Groundwater Remedy - 2010 ROD Amendment The original, 1987 ROD selected remedy for groundwater was meant to address the contamination remaining in both the shallow and deeper aquifers beneath the site through extraction and on-site treatment of contaminated groundwater. In order to determine the most appropriate way to implement this last component of the overall site cleanup, monitoring of the groundwater contamination was required over several years following the completion of the soil cleanup remedy in 2001. This monitoring data was collected to provide further information needed to finalize the design of the groundwater extraction and treatment system or potentially change the groundwater remedy. EPA, using several years of groundwater monitoring data, prepared a focused feasibility study which evaluated the original 1987 and several new groundwater cleanup approaches for the site. In September 2010, EPA issued a ROD Amendment which documented a change in the groundwater remedy for the site from extraction and treatment to in-situ treatment.

Evaluation of Groundwater Remedy An evaluation of the overburden aquifer remediation and bedrock characterization is underway by the PRP group. Additional sampling has identified significant concentrations in the bedrock groundwater. The concentrations in bedrock may be impacting overburden groundwater. An updated Conceptual Site Model (CSM) is expected to be issued during Winter/Spring 2016. The updated CSM will allow EPA and the State to determine what actions are needed to address groundwater contamination.

Surface Water and Sediments EPA and the State evaluated and commented on a 2015 draft report and anticipate that those findings will be used in the updated Conceptual Site Model to be released during Winter/Spring 2016.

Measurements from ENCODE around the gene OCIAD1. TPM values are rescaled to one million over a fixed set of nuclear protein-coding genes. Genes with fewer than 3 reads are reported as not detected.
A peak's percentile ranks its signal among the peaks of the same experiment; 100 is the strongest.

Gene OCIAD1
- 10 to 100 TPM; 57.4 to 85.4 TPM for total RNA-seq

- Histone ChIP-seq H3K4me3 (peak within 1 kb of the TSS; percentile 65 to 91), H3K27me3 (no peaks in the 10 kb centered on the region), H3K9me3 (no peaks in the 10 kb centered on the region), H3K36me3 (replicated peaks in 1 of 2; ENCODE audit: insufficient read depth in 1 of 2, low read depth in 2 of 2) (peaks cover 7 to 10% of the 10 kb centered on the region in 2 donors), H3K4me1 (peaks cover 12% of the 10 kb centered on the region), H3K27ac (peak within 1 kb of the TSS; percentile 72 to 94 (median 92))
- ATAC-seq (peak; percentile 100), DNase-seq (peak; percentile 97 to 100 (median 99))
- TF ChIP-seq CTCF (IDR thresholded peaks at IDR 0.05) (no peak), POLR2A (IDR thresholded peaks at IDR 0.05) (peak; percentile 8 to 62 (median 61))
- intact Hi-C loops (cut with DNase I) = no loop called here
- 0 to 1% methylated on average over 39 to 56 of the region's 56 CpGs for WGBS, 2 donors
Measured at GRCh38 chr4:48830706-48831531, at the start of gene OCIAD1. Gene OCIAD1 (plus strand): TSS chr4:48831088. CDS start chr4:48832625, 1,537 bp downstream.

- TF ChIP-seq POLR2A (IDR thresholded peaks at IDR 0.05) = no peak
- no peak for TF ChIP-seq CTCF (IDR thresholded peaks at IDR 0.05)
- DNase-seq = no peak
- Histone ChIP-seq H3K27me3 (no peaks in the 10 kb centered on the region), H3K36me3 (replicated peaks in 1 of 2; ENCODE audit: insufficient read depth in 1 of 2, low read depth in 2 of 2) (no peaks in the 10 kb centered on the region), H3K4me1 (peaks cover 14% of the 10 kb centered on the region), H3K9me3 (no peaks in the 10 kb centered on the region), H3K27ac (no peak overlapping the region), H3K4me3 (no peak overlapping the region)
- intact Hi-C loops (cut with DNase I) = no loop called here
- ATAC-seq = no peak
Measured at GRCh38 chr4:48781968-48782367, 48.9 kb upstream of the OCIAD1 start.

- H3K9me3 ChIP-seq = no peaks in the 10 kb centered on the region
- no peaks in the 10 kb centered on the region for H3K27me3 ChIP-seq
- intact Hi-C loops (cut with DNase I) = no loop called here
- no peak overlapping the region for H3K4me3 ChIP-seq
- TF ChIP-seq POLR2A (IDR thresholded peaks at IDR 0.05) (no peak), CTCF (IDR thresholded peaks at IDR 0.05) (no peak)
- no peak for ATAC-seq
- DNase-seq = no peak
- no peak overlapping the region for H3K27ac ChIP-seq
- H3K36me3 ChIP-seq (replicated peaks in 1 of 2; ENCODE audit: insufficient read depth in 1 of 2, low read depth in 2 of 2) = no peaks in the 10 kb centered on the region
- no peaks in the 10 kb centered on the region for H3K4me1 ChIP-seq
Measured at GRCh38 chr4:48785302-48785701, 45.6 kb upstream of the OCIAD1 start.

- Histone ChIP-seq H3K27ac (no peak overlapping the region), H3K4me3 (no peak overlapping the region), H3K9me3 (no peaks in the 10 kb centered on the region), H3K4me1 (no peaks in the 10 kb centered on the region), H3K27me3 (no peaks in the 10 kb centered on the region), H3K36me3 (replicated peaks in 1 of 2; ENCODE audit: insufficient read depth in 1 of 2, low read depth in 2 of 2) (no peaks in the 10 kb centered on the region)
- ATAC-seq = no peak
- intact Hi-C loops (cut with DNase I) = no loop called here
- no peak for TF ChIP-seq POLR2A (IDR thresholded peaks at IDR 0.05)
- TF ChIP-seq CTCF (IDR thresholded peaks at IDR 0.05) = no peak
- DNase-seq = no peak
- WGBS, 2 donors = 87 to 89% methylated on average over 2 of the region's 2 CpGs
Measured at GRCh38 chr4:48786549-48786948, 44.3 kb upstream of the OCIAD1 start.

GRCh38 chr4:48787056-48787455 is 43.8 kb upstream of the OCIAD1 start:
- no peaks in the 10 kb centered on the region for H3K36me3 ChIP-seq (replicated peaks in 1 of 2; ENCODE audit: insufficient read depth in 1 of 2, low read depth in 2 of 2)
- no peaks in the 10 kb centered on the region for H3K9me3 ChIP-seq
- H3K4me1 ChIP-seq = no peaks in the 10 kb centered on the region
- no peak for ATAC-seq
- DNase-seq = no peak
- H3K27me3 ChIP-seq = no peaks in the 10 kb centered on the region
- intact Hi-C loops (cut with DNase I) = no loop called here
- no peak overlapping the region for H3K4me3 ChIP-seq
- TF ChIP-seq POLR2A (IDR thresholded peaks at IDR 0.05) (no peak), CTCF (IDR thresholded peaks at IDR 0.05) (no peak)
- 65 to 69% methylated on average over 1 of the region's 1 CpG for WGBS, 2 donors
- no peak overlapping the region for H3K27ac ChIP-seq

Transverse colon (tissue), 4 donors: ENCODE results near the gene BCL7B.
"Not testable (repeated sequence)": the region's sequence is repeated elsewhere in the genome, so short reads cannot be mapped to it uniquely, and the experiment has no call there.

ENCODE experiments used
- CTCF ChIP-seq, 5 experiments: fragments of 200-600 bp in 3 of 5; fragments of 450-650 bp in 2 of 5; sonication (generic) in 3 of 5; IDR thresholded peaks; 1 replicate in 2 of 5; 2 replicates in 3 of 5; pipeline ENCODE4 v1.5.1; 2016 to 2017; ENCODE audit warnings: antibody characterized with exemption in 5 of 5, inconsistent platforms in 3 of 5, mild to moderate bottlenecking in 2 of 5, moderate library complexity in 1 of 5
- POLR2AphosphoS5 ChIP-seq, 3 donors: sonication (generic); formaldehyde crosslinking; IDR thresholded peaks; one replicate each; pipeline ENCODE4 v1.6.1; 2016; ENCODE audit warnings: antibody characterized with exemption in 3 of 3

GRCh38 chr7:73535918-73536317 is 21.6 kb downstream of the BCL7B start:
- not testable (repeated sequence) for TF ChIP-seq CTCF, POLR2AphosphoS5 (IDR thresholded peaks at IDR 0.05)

Enforcement HighlightsDiscovery of off-site well contamination in 1978 resulted in the State Superior Court banning dumping on the site. EPA obtained a Court Order to gain access to the site. The Department of Justice prepared a motion for "conditional" site access to be entered in the Rhode Island Federal Court. The site owner resisted attempts by Federal officials to investigate the site for cleanup and continued to conduct business operations within 100 feet of the hazardous dumping site. The State of Rhode Island entered into an agreement with the site owner in late 1994 for the removal of an estimated 10 to 30 million tires stored at the site. The owner complied with the order during 1995 but, during 1996, was unable to meet the quarterly quota for tire removal. Since 1997, the State of Rhode Island funded the removal of additional tires from the site. Tire removal activities were completed by the State in December of 2000 at which time it was estimated that 6 million tires in total were removed from the site. Since issuance of the ROD Amendment in 2010, EPA and RIDEM have negotiated a Consent Decree with the PRPs to perform the required groundwater design and remediation work.

Environmental Progress
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Removing drums reduced the potential for exposure to hazardous substances at the Davis Liquid site. The completion of the alternative water supply and soil cleanup further protects human health by reducing the potential for exposure to hazardous substances while additional cleanup activities are being planned and conducted.

Current Site Status